Updated: Jun 15
XR Sheffield activist Ci Davis talks about the effects of modern agriculture on the environment and how to improve these practices.
"Before COVID-19 food and farming was in crisis. Soils have become so depleted of organic matter that to maintain yields, high levels of artificial fertilizers, pesticides and herbicides are required. These fossil fuel derived poisons threaten our health and destroy the natural biodiversity. Industrial farming systems, reliant on the powerful tractor and plough, make the soils less permeable, causing increased flooding and soil loss; Sheffield must reduce flood risk. Suicide amongst farmers is greater than one per week, as half are no longer able to make a living, and 17% facing major liquidity problems, sunk by the high input costs and year-on-year decreasing farm gate prices.
There is no need for this. Agricultural practices exist which produce as much food, of much higher quality, without the costly toxic inputs, while at the same time regenerating the soils, reducing carbon emissions, capturing and storing the emissions generated from other areas of the economy, providing employment, and connecting far more people to nature, with consequent reductions in stress and greater health and wellbeing. It is called Agroecology and could be adopted immediately as part of the response to rebuilding the economy.
There are some basic principles: avoiding ploughing which wrecks the soils, bare soils leach carbon and nutrients and so must be protected by cover crops and planting a wide variety of crops. Mechanization is greatly reduced opening the possibility for more agricultural work, currently only 1.5% of the UK population are engaged in food and agriculture, so agroecology offers scope for really meaningful work in the post-COVID-19 rebuild.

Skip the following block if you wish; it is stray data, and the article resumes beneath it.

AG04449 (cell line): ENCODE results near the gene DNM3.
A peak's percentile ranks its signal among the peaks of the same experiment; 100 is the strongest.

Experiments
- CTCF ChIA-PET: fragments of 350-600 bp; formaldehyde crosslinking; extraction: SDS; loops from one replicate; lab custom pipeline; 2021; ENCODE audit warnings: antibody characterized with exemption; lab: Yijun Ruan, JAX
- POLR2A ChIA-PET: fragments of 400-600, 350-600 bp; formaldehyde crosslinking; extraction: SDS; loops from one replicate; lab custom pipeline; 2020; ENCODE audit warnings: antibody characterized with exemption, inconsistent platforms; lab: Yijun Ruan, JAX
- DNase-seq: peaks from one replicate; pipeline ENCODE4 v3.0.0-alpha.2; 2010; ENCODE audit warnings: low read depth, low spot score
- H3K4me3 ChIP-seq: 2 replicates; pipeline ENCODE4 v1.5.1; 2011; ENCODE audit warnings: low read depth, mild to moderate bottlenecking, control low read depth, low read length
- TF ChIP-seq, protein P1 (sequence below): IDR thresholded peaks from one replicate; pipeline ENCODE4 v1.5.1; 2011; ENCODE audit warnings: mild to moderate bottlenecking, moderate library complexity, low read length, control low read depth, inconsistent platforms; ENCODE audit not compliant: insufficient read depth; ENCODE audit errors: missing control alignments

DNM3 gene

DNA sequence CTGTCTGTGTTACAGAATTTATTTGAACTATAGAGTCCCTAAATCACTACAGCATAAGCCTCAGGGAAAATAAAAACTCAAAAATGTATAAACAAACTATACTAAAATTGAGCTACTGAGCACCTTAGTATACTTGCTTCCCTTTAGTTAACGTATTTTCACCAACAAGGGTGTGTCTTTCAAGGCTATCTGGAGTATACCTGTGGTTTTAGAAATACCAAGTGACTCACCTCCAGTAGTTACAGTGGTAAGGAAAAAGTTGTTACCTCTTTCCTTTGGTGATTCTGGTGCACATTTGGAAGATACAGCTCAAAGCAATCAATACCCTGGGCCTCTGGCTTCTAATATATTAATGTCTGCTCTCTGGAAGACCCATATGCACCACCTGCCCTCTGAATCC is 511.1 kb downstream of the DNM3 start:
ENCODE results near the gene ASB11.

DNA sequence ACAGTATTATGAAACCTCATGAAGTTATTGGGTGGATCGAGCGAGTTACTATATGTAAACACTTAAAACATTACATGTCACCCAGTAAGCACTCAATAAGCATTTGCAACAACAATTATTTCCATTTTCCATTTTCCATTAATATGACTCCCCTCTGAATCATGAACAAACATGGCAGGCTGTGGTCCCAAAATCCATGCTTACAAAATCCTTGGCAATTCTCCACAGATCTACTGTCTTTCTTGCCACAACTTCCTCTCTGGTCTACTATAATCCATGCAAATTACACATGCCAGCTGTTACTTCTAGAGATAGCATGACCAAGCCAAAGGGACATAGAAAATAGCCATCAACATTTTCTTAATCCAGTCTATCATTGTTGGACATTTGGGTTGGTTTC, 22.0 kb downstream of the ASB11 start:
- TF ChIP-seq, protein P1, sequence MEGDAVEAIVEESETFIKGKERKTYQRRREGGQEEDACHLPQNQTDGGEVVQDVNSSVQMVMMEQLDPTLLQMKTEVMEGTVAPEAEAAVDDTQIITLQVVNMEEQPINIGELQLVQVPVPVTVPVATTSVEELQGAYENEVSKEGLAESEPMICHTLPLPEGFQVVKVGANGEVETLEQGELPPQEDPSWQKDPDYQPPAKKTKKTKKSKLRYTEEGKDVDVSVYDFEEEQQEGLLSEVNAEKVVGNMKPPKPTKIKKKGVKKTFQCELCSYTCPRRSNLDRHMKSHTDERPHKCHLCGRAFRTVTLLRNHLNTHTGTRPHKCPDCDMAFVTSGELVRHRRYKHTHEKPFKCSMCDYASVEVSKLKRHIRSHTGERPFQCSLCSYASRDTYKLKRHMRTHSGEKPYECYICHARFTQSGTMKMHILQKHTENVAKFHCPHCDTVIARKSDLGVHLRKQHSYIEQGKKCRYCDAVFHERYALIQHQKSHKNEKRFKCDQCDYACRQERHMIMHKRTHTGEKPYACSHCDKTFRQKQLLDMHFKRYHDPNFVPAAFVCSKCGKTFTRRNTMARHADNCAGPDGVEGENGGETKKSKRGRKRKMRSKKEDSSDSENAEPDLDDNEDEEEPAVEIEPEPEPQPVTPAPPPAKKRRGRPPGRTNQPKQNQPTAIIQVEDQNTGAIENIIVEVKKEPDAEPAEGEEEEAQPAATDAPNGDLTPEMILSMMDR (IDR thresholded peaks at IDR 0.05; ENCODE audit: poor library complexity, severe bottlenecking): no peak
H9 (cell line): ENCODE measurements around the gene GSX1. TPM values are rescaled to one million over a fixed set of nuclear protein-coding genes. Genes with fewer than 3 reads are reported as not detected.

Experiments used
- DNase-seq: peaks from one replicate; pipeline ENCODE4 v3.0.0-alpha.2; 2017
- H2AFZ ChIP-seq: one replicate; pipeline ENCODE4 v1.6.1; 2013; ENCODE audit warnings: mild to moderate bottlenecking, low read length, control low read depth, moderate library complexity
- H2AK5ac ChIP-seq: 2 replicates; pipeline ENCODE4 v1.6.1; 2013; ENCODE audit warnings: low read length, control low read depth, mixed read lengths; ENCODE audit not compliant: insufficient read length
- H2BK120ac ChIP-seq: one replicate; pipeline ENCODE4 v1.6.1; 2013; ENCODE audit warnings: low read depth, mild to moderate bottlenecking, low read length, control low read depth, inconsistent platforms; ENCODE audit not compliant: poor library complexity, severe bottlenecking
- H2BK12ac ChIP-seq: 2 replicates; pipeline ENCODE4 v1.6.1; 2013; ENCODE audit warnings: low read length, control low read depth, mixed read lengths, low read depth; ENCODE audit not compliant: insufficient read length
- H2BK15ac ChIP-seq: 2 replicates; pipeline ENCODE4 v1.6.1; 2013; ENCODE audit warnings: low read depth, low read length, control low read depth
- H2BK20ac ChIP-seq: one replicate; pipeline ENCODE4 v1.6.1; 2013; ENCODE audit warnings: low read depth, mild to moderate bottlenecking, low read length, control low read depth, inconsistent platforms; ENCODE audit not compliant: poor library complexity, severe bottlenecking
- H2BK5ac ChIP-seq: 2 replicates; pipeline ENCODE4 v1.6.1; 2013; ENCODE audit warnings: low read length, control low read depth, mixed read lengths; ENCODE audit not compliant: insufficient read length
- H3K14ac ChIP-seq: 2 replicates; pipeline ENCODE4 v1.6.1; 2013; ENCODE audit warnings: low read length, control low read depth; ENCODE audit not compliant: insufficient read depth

Worldwide agroecology is mainly carried out on small farms of less than 2 hectares. If repeated here, land could be distributed more fairly and access to nature increased. It can be carried out in urban areas such as Sheffield, on allotments, gardens, balconies, brownfield sites, and areas of spare land. We could be engaged in producing our food, just as during WWII when 50% of fruit and veg were grown by ordinary people on their ‘Victory Gardens’. Growing can build community cohesion, enhance wellbeing and teach skills that have been lost, as well as capturing and storing up to 85 tonnes of CO2 per hectare per year.
With record unemployment, a health-crisis that is intimately connected with environmental degradation, the symptoms of which are greatly exacerbated by air pollution as well as obesity caused in part by eating unhealthy processed foods, and the threat of catastrophic climate change if net carbon zero is not achieved in the next decade; then it would appear that the win-win of an agroecological approach to food production is something that Sheffield should be promoting. This is radical but it’s not frightening, how many would need to be convinced to eat locally grown organic healthy food if it were available and affordable? Neither should it be viewed as ‘utopian’ to avert climate catastrophe while improving the lives of everyday people and rebuilding our shattered economy at the same time."
By Ci Davis - XR Sheffield Activist
See our previous Beyond Coronavirus article here.